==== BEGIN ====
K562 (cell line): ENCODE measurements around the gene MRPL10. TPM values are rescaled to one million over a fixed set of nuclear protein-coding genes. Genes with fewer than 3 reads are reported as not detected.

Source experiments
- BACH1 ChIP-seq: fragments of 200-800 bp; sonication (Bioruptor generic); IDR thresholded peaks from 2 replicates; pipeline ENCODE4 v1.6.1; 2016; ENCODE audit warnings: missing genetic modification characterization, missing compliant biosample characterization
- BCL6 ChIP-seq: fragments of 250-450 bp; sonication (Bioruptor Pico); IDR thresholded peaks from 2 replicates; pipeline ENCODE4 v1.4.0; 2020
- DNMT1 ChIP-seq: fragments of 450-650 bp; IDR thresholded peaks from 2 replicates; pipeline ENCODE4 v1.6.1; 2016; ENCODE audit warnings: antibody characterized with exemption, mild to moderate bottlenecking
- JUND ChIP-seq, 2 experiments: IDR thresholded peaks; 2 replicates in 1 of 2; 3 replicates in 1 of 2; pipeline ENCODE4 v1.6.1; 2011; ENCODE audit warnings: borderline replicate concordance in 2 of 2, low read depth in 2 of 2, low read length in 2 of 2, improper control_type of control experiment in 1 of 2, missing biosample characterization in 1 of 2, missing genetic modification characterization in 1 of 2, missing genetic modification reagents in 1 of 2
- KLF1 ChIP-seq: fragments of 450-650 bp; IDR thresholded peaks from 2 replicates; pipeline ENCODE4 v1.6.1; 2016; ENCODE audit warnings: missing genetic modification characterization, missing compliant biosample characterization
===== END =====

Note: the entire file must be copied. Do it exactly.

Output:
K562 (cell line): ENCODE measurements around the gene MRPL10. TPM values are rescaled to one million over a fixed set of nuclear protein-coding genes. Genes with fewer than 3 reads are reported as not detected.

Source experiments
- BACH1 ChIP-seq: fragments of 200-800 bp; sonication (Bioruptor generic); IDR thresholded peaks from 2 replicates; pipeline ENCODE4 v1.6.1; 2016; ENCODE audit warnings: missing genetic modification characterization, missing compliant biosample characterization
- BCL6 ChIP-seq: fragments of 250-450 bp; sonication (Bioruptor Pico); IDR thresholded peaks from 2 replicates; pipeline ENCODE4 v1.4.0; 2020
- DNMT1 ChIP-seq: fragments of 450-650 bp; IDR thresholded peaks from 2 replicates; pipeline ENCODE4 v1.6.1; 2016; ENCODE audit warnings: antibody characterized with exemption, mild to moderate bottlenecking
- JUND ChIP-seq, 2 experiments: IDR thresholded peaks; 2 replicates in 1 of 2; 3 replicates in 1 of 2; pipeline ENCODE4 v1.6.1; 2011; ENCODE audit warnings: borderline replicate concordance in 2 of 2, low read depth in 2 of 2, low read length in 2 of 2, improper control_type of control experiment in 1 of 2, missing biosample characterization in 1 of 2, missing genetic modification characterization in 1 of 2, missing genetic modification reagents in 1 of 2
- KLF1 ChIP-seq: fragments of 450-650 bp; IDR thresholded peaks from 2 replicates; pipeline ENCODE4 v1.6.1; 2016; ENCODE audit warnings: missing genetic modification characterization, missing compliant biosample characterization